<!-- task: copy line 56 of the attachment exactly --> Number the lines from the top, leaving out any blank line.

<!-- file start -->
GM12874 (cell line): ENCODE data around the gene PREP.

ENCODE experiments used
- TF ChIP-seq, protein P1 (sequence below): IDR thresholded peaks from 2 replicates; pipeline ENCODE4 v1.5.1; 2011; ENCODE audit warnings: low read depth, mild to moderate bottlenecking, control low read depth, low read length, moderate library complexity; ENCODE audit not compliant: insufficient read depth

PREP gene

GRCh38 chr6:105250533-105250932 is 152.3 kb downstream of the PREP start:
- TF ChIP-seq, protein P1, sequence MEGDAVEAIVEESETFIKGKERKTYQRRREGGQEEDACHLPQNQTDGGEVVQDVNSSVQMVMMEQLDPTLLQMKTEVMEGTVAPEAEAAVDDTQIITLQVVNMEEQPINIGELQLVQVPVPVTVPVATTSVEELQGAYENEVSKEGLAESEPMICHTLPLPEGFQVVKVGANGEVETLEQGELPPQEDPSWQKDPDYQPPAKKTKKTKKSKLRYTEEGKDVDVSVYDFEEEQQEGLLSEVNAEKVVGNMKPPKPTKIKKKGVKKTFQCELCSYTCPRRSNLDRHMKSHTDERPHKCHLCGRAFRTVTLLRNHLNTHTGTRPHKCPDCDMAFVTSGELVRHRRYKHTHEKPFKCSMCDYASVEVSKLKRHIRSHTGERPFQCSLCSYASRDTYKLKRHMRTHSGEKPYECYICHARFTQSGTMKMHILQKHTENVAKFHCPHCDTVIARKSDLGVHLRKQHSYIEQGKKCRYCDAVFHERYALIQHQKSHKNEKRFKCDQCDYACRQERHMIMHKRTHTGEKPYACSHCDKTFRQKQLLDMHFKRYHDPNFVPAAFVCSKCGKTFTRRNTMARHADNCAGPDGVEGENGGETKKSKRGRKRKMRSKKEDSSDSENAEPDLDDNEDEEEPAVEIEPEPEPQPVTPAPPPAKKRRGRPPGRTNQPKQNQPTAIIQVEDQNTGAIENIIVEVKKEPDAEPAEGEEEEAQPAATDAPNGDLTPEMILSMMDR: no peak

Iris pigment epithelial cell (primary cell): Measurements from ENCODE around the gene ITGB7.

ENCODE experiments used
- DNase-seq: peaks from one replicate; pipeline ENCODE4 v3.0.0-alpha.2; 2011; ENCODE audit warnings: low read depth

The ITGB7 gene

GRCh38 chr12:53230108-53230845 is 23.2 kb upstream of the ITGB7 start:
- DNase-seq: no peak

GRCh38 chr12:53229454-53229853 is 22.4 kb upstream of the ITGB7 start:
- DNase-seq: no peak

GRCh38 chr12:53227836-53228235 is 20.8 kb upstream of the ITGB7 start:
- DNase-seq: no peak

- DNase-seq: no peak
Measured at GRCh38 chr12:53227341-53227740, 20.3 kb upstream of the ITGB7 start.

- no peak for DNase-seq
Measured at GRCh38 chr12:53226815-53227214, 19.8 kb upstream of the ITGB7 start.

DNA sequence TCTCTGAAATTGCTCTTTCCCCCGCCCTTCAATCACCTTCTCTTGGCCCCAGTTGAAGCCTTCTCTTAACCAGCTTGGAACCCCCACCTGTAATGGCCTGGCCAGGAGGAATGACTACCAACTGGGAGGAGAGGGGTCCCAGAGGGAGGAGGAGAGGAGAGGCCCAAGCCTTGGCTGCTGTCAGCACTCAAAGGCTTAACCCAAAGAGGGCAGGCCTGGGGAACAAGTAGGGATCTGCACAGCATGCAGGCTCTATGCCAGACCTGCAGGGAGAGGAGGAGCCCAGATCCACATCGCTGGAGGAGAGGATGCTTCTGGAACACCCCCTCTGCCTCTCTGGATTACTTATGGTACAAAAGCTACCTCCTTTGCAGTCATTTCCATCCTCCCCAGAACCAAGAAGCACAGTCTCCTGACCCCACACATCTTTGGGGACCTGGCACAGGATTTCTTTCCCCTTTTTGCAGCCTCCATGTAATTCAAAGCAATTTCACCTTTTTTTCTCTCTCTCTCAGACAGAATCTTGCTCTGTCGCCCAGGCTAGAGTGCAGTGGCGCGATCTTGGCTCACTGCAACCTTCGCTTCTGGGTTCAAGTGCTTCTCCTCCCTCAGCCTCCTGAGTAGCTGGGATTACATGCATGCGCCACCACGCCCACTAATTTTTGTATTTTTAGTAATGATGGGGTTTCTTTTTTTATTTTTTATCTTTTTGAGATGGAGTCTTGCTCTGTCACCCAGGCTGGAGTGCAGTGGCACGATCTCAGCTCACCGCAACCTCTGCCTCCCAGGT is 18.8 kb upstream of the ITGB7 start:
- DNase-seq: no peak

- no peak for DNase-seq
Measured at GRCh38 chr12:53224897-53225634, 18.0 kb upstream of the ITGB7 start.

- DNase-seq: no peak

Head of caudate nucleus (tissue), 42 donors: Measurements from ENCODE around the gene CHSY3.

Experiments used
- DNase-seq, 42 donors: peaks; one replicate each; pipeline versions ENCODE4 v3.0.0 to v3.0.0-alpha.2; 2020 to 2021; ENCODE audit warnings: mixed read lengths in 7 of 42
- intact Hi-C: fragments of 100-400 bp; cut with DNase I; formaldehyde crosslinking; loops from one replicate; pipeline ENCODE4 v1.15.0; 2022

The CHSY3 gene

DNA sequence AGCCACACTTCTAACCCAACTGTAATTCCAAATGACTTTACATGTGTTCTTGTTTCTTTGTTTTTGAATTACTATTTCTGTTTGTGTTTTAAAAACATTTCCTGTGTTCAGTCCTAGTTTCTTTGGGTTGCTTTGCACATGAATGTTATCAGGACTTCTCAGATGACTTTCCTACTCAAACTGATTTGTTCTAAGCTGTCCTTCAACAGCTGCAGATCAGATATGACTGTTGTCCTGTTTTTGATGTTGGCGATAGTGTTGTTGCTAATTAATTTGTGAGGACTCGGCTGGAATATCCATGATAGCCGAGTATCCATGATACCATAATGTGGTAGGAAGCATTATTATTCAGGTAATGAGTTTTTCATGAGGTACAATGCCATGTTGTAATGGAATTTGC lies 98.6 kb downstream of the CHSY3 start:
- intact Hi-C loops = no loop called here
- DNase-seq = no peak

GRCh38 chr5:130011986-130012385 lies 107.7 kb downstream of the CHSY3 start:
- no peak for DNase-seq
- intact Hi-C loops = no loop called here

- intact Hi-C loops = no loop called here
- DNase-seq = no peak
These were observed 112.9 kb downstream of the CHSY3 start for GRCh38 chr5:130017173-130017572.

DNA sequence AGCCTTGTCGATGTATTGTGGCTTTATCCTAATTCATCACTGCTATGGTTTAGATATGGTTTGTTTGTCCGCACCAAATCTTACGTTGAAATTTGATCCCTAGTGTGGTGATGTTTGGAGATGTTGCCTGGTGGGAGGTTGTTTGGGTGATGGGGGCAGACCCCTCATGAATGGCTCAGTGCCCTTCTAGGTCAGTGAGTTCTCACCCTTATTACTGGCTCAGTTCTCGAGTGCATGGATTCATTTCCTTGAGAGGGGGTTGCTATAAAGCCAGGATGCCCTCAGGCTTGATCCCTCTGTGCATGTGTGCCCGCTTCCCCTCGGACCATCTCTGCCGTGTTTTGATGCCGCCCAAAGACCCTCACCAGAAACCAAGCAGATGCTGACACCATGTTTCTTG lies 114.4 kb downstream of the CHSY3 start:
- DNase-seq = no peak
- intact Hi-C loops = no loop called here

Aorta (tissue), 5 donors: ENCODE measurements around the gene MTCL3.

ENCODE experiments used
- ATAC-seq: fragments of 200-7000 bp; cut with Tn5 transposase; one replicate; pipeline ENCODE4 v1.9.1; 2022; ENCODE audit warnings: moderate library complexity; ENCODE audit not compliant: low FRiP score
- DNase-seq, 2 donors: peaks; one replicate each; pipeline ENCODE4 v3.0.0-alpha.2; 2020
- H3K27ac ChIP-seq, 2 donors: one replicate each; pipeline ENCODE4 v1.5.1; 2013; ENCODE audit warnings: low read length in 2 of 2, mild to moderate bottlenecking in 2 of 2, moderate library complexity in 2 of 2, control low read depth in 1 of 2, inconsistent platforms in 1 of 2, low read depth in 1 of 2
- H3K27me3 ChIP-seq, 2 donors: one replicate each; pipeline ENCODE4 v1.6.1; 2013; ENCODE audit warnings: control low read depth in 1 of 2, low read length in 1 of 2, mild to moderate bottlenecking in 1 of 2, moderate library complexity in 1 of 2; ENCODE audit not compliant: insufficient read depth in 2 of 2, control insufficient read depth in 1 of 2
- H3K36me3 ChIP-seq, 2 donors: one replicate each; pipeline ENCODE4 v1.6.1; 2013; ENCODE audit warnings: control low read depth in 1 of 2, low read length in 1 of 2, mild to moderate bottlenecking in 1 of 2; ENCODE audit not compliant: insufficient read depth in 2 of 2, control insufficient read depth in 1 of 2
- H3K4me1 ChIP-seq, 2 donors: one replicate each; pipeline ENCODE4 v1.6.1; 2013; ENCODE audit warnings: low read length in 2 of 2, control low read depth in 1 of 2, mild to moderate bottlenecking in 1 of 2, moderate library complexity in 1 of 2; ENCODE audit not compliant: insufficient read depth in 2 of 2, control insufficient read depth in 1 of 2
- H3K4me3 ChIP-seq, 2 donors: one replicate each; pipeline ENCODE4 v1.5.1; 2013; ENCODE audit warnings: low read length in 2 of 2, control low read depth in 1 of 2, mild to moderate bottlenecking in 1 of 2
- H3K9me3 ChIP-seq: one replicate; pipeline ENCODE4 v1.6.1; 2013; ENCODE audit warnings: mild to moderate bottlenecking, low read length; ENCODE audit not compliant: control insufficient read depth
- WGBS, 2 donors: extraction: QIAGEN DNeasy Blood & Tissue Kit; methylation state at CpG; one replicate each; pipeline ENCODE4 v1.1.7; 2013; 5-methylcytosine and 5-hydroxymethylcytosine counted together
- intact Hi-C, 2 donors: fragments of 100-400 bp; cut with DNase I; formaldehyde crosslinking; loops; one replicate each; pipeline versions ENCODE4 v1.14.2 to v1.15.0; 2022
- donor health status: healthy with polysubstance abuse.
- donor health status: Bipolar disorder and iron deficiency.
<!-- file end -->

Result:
- donor health status: Bipolar disorder and iron deficiency.